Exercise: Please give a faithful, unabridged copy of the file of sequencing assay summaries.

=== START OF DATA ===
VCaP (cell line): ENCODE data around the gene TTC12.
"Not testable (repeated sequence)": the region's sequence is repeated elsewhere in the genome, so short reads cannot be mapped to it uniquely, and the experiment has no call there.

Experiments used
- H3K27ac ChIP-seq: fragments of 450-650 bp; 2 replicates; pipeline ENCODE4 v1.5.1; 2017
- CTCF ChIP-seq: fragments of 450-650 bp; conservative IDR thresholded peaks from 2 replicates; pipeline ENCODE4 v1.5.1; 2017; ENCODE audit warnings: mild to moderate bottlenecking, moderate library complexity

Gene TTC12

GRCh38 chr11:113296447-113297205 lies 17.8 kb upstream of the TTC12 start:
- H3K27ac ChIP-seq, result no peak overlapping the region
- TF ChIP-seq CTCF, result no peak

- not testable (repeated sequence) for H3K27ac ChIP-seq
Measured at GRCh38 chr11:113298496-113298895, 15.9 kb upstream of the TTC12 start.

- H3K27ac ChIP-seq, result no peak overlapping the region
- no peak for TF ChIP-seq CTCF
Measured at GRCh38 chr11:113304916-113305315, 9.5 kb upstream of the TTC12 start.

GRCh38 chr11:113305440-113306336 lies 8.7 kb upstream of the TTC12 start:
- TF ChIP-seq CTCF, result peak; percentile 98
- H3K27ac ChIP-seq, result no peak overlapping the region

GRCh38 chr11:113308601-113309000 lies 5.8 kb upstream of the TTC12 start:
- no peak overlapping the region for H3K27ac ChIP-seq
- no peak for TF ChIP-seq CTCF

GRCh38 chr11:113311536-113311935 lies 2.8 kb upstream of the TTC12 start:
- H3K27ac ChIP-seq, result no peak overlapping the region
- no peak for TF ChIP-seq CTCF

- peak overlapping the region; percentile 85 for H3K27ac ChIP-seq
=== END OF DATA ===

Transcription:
VCaP (cell line): ENCODE data around the gene TTC12.
"Not testable (repeated sequence)": the region's sequence is repeated elsewhere in the genome, so short reads cannot be mapped to it uniquely, and the experiment has no call there.

Experiments used
- H3K27ac ChIP-seq: fragments of 450-650 bp; 2 replicates; pipeline ENCODE4 v1.5.1; 2017
- CTCF ChIP-seq: fragments of 450-650 bp; conservative IDR thresholded peaks from 2 replicates; pipeline ENCODE4 v1.5.1; 2017; ENCODE audit warnings: mild to moderate bottlenecking, moderate library complexity

Gene TTC12

GRCh38 chr11:113296447-113297205 lies 17.8 kb upstream of the TTC12 start:
- H3K27ac ChIP-seq, result no peak overlapping the region
- TF ChIP-seq CTCF, result no peak

- not testable (repeated sequence) for H3K27ac ChIP-seq
Measured at GRCh38 chr11:113298496-113298895, 15.9 kb upstream of the TTC12 start.

- H3K27ac ChIP-seq, result no peak overlapping the region
- no peak for TF ChIP-seq CTCF
Measured at GRCh38 chr11:113304916-113305315, 9.5 kb upstream of the TTC12 start.

GRCh38 chr11:113305440-113306336 lies 8.7 kb upstream of the TTC12 start:
- TF ChIP-seq CTCF, result peak; percentile 98
- H3K27ac ChIP-seq, result no peak overlapping the region

GRCh38 chr11:113308601-113309000 lies 5.8 kb upstream of the TTC12 start:
- no peak overlapping the region for H3K27ac ChIP-seq
- no peak for TF ChIP-seq CTCF

GRCh38 chr11:113311536-113311935 lies 2.8 kb upstream of the TTC12 start:
- H3K27ac ChIP-seq, result no peak overlapping the region
- no peak for TF ChIP-seq CTCF

- peak overlapping the region; percentile 85 for H3K27ac ChIP-seq